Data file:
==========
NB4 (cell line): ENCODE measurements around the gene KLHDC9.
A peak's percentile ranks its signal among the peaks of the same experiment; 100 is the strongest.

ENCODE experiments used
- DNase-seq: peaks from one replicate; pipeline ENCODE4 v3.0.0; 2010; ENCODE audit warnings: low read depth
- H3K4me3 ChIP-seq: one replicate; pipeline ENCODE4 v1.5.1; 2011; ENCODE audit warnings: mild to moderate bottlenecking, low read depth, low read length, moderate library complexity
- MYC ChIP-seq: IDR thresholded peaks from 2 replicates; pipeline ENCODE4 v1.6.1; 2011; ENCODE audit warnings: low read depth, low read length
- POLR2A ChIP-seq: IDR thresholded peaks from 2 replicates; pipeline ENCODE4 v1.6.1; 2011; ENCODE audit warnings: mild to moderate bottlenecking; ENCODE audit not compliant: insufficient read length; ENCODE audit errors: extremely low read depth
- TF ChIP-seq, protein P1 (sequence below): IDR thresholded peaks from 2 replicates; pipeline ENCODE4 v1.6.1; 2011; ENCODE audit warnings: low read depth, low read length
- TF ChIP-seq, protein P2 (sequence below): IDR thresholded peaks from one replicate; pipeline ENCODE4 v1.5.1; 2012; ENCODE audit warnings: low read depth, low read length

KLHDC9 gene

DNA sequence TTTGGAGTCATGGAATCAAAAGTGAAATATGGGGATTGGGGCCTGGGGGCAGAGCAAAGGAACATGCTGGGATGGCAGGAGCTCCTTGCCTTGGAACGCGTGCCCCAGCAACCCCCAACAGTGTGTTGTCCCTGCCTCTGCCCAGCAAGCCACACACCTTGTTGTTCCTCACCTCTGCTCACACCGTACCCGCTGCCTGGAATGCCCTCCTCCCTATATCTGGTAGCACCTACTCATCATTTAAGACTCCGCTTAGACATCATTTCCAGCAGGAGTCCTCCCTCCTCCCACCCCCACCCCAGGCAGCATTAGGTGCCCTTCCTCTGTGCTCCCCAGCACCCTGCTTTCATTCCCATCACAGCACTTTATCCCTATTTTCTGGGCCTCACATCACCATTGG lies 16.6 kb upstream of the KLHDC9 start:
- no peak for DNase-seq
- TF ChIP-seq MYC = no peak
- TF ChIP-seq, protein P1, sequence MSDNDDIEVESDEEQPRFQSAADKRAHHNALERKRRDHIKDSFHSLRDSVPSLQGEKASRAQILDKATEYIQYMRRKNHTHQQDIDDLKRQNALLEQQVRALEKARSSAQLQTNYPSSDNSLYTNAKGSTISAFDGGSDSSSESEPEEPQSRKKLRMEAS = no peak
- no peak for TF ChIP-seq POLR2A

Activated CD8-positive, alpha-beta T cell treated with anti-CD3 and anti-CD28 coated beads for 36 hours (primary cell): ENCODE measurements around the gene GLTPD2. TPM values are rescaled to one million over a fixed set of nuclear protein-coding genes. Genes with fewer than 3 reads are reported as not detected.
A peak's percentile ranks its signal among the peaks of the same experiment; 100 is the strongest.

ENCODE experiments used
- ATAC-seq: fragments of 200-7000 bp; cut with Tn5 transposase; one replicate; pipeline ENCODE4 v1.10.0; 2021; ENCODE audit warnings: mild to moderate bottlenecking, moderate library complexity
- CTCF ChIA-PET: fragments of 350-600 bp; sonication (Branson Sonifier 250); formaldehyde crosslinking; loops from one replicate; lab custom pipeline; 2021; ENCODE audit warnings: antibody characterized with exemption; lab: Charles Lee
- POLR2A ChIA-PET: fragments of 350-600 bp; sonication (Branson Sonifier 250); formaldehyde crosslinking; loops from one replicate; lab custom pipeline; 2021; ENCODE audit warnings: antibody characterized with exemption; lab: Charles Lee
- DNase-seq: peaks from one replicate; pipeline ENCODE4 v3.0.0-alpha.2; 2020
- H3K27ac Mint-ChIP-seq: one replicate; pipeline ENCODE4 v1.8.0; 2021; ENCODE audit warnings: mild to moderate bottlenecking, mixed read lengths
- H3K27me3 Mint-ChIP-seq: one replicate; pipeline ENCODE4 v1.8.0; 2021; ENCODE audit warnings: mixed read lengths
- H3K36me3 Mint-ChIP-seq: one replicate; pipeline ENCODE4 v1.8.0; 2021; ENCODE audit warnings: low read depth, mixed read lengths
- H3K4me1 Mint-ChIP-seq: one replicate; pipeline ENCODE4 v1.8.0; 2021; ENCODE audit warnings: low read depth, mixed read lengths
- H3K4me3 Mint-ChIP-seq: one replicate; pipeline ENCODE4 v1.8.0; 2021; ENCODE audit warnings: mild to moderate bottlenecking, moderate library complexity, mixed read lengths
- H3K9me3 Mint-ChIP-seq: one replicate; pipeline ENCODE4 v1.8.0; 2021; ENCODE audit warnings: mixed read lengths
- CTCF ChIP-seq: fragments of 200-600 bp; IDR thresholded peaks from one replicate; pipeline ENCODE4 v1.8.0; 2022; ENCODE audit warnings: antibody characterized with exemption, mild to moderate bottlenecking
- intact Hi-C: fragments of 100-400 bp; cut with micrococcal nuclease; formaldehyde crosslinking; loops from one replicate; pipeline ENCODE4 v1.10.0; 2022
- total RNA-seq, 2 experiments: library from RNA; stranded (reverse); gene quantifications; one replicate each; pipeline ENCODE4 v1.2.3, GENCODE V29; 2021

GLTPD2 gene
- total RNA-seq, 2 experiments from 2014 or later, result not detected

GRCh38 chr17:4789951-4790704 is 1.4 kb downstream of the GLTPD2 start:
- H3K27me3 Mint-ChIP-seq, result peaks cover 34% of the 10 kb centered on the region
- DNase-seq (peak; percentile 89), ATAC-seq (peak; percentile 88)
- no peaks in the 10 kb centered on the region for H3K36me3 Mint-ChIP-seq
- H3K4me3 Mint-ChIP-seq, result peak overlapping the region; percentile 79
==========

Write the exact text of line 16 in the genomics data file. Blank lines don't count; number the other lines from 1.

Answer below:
Activated CD8-positive, alpha-beta T cell treated with anti-CD3 and anti-CD28 coated beads for 36 hours (primary cell): ENCODE measurements around the gene GLTPD2. TPM values are rescaled to one million over a fixed set of nuclear protein-coding genes. Genes with fewer than 3 reads are reported as not detected.